Pollution control boards must intensify actions
The Pollution Control Boards should be similarly ranked, with modifications. Public participation should be given more weightage.Updated: Jun 22, 2020, 06:26 IST
State Pollution Control Boards are severely underperforming. The case of the Assam Pollution Control Board’s action in the ongoing Indian Oil fire case, which has devastated the global biodiversity hot spot, Dibru Sikhowa, is a case in point.
Why not learn from the Swachh Bharat Sarvekshan (SBS) — a competitive survey and ranking of Urban Local Bodies (ULBs) — to foster institutional action? The SBS relies on the ULBs to fill in the information, and sends out teams for verification. The public is also asked to participate. Of course, this has loopholes, many ULBs claim more than they do, but it forces them to act more swiftly in many areas ranking high on the survey.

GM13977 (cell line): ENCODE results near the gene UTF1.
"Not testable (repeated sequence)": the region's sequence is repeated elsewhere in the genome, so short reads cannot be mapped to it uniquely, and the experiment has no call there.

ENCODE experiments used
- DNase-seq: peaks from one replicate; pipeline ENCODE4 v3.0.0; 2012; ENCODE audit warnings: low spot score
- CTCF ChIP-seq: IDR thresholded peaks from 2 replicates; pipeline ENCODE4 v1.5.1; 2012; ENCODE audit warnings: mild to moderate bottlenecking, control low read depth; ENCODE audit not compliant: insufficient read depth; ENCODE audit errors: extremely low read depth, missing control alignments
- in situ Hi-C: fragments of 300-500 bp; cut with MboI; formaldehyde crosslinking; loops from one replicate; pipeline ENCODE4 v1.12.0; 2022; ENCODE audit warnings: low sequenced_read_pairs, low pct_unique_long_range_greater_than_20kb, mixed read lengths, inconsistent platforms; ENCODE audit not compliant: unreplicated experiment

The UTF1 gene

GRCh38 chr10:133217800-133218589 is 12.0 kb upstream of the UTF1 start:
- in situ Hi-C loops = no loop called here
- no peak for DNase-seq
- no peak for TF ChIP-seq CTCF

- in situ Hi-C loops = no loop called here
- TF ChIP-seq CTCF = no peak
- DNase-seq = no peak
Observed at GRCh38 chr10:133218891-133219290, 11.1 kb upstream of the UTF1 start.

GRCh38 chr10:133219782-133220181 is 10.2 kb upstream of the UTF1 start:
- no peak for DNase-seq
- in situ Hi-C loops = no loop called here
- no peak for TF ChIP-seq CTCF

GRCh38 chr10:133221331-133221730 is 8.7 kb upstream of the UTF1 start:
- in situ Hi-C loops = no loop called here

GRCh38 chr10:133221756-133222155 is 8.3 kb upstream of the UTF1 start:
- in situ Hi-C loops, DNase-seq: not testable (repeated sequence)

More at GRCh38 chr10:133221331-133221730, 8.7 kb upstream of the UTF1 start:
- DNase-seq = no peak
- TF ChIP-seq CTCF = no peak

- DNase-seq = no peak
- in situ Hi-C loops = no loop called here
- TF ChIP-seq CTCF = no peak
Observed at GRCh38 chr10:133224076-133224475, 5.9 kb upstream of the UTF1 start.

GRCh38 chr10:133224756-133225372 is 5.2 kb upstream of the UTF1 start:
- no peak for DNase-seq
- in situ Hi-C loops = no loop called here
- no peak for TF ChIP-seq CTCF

Given the high toll of pollution, institutional change is urgent.
The Pollution Control Boards should be similarly ranked, with modifications. Public participation should be given more weightage.
The space given to public opinion will also serve as an incentive for the PCBs to improve public engagement and respond to complaints. Second, pollution control boards are understaffed. It isn’t all lack of funds — it’s just poor management.
Scientific posts remain unfilled — recruitment is slow, and technical capacity remains low. Being scored on this could change this. Pollution costs lives and lost lives cost the country. One can offer several remedies, but incentives for institutional strengthening are key.
The SBS is an evolving process, yet it is instructive. A Pradooshan Sarvekshan could be the low-cost incentive we need to kick-start pollution abatement.